How to draw relations Zuguang Gu <[email protected]> October 1, 2013 One feature of circular layout is the link (or connector) to represent relations between elements (http://circos.ca/intro/tabular_visualization/). Normally, the relationship can be represented as a matrix in which value in ith row and j th column is kind of strength for the relationship. We would show how to represent a correlation matrix. First, we need a correlation matrix. > > > > > set.seed(12345) n = 9 m = matrix(rnorm(n^2), n, n) colnames(m) = letters[1:n] m2 = cor(m) Then the range for each element, which is the summation of correlations with other elements. > xlim = cbind(rep(0, n), apply(m2, 2, function(x) sum(abs(x)) - 1)) Initialize the layout and add names of elements around each sector. The size of each sector is determined by the range of each element. Here we create the first track by circos.trackPlotRegion. In this track, we only want to draw one rectangle and add the name for the element. This is done by panel.fun argument to add graphics in the cell as soon as the corresponding cell has been created. > > > > > > + + + + + + + + library(circlize) factors = rownames(m2) colors = 1:n par(mar = c(1, 1, 1, 1)) circos.initialize(factors = factors, xlim = xlim) circos.trackPlotRegion(ylim = c(0, 1), factors = factors, bg.border = NA, panel.fun = function(x, y) { xlim = get.cell.meta.data("xlim") current.sector.index = get.cell.meta.data("sector.index") circos.text(mean(xlim), 0.75, labels = current.sector.index, direction = "horizontal") i = get.cell.meta.data("sector.numeric.index") circos.rect(min(xlim), 0, max(xlim), 0.25, col = colors[i]) }) Finnally we use circos.link to draw links from elements to elements, in which red represents positive correlation and green represents negative correlation. > rn = rownames(m2) > sector.sum = numeric(length(rn)) > for(i in 2:n) { + for(j in 1:(i-1)) { + sector.index1 = rn[i] + sector.index2 = rn[j] + circos.link(sector.index1, + c(sector.sum[i],sector.sum[i] + abs(m2[i, j])), + sector.index2, + c(sector.sum[j], sector.sum[j] + abs(m2[i, j])), + col = ifelse(m2[i, j] > 0, "#FF0000A0", "#00FF00A0"), 1 + border = "grey") + sector.sum[i] = sector.sum[i] + abs(m2[i, j]) + sector.sum[j] = sector.sum[j] + abs(m2[i, j]) + } + } > circos.clear() The finnal figure looks like figure 1 (left part) and a more pretty figure is on the right part of figure 1 in which correlatioins are measured by continuous colors. h g h g f f i e i e a a d d b b c c Figure 1: Correlations represented in circular layout The second example is circular layout for a table in which rows and columns are different measurements. E.g. a table in which rows are countries of Nobel Prize winners and the columns are the research areas. As usual, we first generate an example data. In the example data, letters in upper case is one measurement and letters in lower case is another measurement. The number in the table is the amount of observations in the intersection of two measurements. > > > > > > mat = matrix(sample(1:100, 18, replace = TRUE), 3, 6) rownames(mat) = letters[1:3] colnames(mat) = LETTERS[1:6] rn = rownames(mat) cn = colnames(mat) mat A B C D E F a 86 50 84 19 38 93 b 82 100 40 75 76 80 c 39 18 97 31 71 83 Construct the factors variable and calculate xlim. The factors are combined with rownames and colnames of the table. > > > > > factors = c(letters[1:3], LETTERS[1:6]) factors = factor(factors, levels = factors) col_sum = apply(mat, 2, sum) row_sum = apply(mat, 1, sum) xlim = cbind(rep(0, 9), c(row_sum, col_sum)) 2 Draw the circular layout of this table (figure 2). In the following code, the sectors with their names in lower case are located in the top half of the circle. This is by specifying sector.width in circos.initialize. The sum of width of sectors with lower case name is scaled into 1 and so is for sectors with upper case name. As a result, sectors with lower case name will hold half of the circle and sectors of upper case name will hold another half of the circle. We also specify the width of gaps between two measurements by gap.degree in circos.par. The colors for different measurements are specified by bg.col in circos.trackPlotRegion. > > + > + > + + + + + + + + + + + + + + + + + + > > + + + + + + > par(mar = c(1, 1, 1, 1)) circos.par(cell.padding = c(0, 0, 0, 0), clock.wise = FALSE, gap.degree = c(2, 2, 10, 2, 2, 2, 2, 2, 10), start.degree = 5) circos.initialize(factors = factors, xlim = xlim, sector.width = c(row_sum/sum(row_sum), col_sum/sum(col_sum))) circos.trackPlotRegion(factors = factors, ylim = c(0, 1), bg.border = NA, bg.col = c("red", "green", "blue", rep("grey", 6)), track.height = 0.05, panel.fun = function(x, y) { sector.name = get.cell.meta.data("sector.index") xlim = get.cell.meta.data("xlim") circos.text(mean(xlim), 1.5, sector.name, adj = c(0.5, 0)) if(sector.name %in% rn) { for(i in seq_len(ncol(mat))) { circos.lines(rep(sum(mat[sector.name, seq_len(i)]), 2), c(0, 1), col = "white") } } else if(sector.name %in% cn) { for(i in seq_len(nrow(mat))) { circos.lines(rep(sum(mat[ seq_len(i), sector.name]), 2), c(0, 1), col = "white") } } }) col = c("#FF000020", "#00FF0020", "#0000FF20") for(i in seq_len(nrow(mat))) { for(j in seq_len(ncol(mat))) { circos.link(rn[i], c(sum(mat[i, seq_len(j-1)]), sum(mat[i, seq_len(j)])), cn[j], c(sum(mat[seq_len(i-1), j]), sum(mat[seq_len(i), j])), col = col[i], border = "white") } } circos.clear() 3 c b a A F B E D C Figure 2: Table in circular layout 4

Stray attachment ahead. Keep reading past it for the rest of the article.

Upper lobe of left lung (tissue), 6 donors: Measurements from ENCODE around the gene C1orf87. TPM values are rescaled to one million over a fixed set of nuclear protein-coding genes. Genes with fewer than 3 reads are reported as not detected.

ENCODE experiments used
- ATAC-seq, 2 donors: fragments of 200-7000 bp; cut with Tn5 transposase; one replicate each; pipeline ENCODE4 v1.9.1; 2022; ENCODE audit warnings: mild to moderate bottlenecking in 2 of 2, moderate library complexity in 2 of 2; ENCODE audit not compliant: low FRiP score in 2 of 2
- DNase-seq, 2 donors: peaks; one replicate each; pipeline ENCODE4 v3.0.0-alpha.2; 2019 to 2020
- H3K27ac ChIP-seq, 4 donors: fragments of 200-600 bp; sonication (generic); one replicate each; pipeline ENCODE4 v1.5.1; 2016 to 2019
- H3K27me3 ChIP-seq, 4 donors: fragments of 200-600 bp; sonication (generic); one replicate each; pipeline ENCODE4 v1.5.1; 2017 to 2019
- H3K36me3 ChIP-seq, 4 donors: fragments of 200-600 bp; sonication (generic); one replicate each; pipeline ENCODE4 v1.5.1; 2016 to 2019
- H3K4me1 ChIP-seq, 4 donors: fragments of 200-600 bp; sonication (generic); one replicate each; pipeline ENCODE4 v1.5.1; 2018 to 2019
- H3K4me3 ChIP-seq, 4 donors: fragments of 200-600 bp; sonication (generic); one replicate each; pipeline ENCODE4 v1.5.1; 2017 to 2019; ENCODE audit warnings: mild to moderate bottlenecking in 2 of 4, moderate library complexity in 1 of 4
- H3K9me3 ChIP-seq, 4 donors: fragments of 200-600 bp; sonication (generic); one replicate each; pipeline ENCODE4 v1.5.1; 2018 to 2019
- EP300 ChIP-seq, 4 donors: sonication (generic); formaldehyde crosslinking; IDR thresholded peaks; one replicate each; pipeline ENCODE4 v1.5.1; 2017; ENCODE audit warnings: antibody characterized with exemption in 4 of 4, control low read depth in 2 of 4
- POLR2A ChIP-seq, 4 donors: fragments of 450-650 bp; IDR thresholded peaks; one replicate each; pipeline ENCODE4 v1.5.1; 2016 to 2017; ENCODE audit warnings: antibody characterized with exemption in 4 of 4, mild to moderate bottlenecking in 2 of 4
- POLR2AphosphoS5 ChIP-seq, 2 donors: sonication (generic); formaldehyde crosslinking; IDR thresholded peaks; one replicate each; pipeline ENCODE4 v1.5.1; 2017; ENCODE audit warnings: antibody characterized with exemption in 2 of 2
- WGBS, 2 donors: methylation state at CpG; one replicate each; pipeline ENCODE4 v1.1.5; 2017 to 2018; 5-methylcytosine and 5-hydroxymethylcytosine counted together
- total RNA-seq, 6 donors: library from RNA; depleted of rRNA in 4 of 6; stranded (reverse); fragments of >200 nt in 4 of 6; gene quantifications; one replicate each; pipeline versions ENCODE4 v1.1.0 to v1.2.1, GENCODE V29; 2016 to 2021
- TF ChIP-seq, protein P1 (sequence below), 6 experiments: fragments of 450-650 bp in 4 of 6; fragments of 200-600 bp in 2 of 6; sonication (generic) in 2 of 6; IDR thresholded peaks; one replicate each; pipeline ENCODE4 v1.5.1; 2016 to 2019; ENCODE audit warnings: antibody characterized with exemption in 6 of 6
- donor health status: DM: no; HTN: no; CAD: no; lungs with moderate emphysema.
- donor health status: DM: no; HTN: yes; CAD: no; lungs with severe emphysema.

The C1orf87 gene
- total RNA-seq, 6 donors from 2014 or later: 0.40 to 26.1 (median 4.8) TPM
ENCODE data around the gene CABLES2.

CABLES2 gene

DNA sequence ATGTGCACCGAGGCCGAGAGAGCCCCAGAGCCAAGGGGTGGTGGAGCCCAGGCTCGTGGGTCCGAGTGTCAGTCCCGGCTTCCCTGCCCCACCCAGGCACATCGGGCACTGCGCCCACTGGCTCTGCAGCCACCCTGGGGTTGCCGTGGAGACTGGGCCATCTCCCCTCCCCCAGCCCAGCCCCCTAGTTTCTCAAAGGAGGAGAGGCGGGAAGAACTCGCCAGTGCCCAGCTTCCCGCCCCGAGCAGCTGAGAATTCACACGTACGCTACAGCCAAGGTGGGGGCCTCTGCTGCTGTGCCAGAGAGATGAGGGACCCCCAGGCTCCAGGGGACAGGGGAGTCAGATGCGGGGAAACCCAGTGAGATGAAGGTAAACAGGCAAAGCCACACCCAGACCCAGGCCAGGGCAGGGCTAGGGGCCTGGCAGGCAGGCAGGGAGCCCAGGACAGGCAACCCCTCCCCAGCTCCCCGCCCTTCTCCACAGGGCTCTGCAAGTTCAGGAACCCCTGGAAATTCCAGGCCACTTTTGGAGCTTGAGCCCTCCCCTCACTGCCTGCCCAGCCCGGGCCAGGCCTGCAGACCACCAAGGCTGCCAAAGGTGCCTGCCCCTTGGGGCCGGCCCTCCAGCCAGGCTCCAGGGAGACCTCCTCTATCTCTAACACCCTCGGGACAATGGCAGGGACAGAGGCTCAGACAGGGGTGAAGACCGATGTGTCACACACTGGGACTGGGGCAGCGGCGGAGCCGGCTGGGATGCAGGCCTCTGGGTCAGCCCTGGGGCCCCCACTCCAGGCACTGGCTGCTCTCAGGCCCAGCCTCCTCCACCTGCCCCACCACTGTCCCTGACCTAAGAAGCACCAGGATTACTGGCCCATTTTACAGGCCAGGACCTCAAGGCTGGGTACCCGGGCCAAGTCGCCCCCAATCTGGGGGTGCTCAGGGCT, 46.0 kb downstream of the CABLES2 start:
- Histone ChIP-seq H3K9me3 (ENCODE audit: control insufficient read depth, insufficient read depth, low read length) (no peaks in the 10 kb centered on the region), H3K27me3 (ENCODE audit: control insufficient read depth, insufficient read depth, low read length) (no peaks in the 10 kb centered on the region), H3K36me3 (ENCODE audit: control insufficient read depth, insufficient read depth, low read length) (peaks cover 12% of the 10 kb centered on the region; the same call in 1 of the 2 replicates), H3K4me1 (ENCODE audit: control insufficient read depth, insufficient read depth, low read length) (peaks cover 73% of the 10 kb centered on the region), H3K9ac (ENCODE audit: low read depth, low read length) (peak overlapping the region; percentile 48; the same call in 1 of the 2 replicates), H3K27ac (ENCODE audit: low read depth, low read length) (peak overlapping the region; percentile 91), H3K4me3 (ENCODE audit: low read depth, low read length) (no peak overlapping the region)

© Copyright 2020